-Pastor Melissa Fain-
I am an active reader. I put emphasis in my words. My 5th grade teacher, Ms. Miller, taught me how to read actively. My entire literary world opened up the day she stopped me, and told me to try again with feeling. That’s why I love reading in class. With a book in my hand, I can get a group of middle schoolers on the edge of their seat in suspense, or laughing out loud with an author’s joke. It’s like for a brief 40 minutes I can show jaded kids one of the ways adults play pretend.
Two weeks ago I was reading a book out loud. It was no different than any other book, except this one used “damn,” and “hell,” pretty loosely. The middle schoolers thought it was hilarious, not because I was reading them outloud, but because it was me reading them outloud. They wanted to know why my ministerial sensibilities were not crushed by these PG-13 words. (PG if we were to be honest.)
Language is a construct
Language is a human construct. We made it up. We continue to make it up. We’ll make it up for years beyond this moment.
Because we make it up, we give words power. An excellent example:
Back in 1420, King Henry V led England to victory over King Charles’ French army, successfully conquering France. This meant English became the language of the higher class, while French became the language of the lower class. The remnants of this sort of class language can be seen in the grocery store. The animal is often given the English name, but the butchered food is given the French. Cow:Beef, Chicken:Poultry, Pig:Pork. It was the higher class buying food from the lower class- so while English speakers retained their words for the actual animal, they took on the other language when purchasing foods from the market.
I went down this rabbit hole over 20 years ago, when I realized the German word for meat was “fleisch,” literally translated, it becomes flesh. We don't call our prime rib "flesh," but how is "meat" any different? This grisly knowledge opened my vocabulary, and helped me understand how words can change over the years.
I was really illuminated when my final German project was translating Genesis 1 from Luther’s Bible. When our “Heavens” was “Himmel” in German, the literal word being, “sky,” I realized our language was just that, our language. A few years later I would look at the Hebrew in Genesis 1, and Heavens would be הַשָּׁמַיִם, or “sky” in Hebrew. Not God’s words, but a translation of what God wanted the people to know. Otherwise, God simply being in the sky doesn’t work. We have a far more complex view of our universe than we did thousands of years ago.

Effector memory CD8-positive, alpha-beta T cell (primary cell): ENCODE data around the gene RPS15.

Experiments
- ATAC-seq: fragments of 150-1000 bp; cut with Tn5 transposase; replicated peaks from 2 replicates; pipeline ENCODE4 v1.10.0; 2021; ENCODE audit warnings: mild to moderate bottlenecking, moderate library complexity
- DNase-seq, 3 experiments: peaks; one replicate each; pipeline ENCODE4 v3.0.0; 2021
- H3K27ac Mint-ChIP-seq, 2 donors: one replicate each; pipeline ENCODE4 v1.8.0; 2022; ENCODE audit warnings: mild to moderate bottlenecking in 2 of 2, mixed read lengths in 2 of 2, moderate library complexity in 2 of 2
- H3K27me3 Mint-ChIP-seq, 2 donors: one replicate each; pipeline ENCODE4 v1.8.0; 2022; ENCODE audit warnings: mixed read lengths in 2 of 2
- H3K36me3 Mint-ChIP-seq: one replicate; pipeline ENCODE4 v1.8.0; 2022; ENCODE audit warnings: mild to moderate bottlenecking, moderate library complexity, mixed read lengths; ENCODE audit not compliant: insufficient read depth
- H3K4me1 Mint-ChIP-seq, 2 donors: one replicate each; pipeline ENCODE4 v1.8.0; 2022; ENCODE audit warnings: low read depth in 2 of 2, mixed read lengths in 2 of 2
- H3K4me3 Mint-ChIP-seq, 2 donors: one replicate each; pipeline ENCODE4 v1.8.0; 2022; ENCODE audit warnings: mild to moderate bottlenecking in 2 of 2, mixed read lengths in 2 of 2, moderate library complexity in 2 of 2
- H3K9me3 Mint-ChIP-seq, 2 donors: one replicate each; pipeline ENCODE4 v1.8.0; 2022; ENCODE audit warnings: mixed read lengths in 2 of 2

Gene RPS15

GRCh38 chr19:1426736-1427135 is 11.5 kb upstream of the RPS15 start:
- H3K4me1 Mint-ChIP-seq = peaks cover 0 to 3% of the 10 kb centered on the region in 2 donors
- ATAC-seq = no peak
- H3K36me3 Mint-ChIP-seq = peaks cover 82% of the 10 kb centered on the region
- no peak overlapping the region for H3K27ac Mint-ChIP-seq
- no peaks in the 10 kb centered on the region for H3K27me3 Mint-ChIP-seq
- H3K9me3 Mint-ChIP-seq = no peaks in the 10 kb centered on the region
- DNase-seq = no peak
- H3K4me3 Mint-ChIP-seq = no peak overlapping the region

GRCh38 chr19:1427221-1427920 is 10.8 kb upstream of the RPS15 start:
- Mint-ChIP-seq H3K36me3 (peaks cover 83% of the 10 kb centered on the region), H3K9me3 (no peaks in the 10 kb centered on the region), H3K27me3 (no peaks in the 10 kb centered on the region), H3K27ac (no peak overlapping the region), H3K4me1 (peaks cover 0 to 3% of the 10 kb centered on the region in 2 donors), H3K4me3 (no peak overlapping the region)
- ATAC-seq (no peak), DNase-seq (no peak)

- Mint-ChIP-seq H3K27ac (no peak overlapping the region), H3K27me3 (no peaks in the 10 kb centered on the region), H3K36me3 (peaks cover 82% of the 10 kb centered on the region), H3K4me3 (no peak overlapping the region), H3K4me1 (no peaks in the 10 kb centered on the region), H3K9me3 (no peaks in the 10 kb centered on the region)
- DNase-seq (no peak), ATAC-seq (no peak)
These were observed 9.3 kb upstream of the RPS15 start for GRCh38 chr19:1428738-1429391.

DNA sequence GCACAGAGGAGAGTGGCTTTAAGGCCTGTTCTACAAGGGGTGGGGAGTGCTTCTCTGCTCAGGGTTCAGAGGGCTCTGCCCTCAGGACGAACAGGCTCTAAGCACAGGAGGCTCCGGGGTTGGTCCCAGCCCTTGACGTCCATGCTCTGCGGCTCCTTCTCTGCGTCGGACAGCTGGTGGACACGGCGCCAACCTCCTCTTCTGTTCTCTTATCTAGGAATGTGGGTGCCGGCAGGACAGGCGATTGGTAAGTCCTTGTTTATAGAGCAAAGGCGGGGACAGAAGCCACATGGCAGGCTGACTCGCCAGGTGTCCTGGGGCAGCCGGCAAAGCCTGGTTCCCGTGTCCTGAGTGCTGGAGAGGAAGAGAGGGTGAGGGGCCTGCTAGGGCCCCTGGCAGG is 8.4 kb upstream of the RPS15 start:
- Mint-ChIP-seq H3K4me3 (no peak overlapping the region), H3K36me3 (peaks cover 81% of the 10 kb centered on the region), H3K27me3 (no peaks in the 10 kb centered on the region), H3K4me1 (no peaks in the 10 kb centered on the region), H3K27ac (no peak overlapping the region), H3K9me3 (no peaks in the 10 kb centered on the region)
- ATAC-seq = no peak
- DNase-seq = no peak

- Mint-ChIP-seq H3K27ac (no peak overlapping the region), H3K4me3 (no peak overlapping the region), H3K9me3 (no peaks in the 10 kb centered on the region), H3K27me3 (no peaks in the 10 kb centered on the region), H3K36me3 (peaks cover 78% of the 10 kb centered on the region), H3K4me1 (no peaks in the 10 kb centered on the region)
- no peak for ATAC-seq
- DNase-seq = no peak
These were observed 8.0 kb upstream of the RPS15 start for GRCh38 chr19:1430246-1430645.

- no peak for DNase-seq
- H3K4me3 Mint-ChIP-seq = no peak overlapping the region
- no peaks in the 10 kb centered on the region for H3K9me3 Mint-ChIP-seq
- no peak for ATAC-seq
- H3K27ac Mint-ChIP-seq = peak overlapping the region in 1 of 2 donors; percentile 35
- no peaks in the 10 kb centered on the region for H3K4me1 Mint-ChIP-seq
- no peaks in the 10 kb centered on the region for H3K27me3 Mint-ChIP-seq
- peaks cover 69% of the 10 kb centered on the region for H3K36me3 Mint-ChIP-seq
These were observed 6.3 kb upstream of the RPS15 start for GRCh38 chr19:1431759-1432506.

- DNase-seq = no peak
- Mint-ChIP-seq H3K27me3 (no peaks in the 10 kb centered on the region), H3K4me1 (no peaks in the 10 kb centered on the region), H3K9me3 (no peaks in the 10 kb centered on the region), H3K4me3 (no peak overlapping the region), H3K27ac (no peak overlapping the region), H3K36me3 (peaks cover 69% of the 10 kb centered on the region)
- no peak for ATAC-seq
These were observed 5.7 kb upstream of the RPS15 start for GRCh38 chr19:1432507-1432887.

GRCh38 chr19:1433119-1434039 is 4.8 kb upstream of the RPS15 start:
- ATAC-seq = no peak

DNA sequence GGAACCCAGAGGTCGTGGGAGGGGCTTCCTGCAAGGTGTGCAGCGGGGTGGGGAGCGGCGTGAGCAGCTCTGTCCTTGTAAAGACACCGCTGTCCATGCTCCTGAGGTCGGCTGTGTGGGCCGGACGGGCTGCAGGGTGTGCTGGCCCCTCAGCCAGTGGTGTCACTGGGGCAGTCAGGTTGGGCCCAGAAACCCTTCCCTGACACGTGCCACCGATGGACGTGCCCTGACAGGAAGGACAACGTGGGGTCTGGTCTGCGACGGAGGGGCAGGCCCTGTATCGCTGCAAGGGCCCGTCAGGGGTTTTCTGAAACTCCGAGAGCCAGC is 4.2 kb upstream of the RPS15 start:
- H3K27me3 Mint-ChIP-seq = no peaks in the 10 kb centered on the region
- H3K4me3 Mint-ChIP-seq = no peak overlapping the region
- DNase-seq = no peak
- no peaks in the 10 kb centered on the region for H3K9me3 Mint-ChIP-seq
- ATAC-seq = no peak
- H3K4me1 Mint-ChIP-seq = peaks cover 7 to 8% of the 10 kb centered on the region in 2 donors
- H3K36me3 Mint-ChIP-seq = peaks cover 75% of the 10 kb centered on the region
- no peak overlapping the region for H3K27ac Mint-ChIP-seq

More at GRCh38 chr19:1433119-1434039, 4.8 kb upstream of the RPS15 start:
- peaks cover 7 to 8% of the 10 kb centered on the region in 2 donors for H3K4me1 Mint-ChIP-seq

Language is an entrance fee to a culture.
Point blank: It is super difficult to write Christian. If I want to be taken seriously as a Christian writer, I have to write academically. Academic writing requires writing over everyone’s head. I don’t need to sway academics. I’m pretty confident most of them feel I’m not even relevant. If I want Christians to flock to my words, I better use Christianese. I better write about being blessed and being touched by the Spirit. Only, Christianeze is really great to talk to people who already agree or mostly agree with what you are trying to say. To me, that’s an epic waste of time. If you are wondering why Christianeze couldn’t work on different kinds of Christians, well, that’s because we know our languages. We can pick up right away whether someone is writing from a reformed, evangelical, Catholic, [insert your version here] brand of Christianese, and we already basically know what each brand is going to say, so we ignore what doesn’t belong to our brand.
I’m constantly walking the line of writing over people’s heads, or too much to the wrong audience, knowing not writing academically, or to a specific brand of Christian basically turns off almost everyone who would willingly read a Christian writer.
Fuck, I’m off topic.
“Shit” isn’t what makes me pastoral or not.
When I read to that middle school class, some of them wanted to know why I could read “damn” and “hell” aloud and still call myself a minister.
Let me out myself right this very moment. When my husband and I are alone in the car we swear like sailors. I don’t believe that makes me any more or less a pastor. Let me list some things that would make me less of a pastor:
If I’m at school- I’ll read the book. I’ll keep my language PG. I’ll wear clothes that are within the school dress code.
If I’m chilling with pirates, I’ll use their language and their dress to communicate. I’ve already lost them if I use mine. (Although, I think they’d appreciate neon nails and bright red hair.)
If you think that’s being two-sided, check yourself. Social constructs are merely keys to kingdoms. I keep what’s real the same: I actively love my neighbor. I openly seek the truth. I want to make the community I’m interacting with comfortable in their house. I’m after what’s real. What’s real is deeper than the language we use, it’s deeper than the clothes we wear, and so much deeper than anything else that excludes others. That's what I'm after, and if your not… well, good luck with that.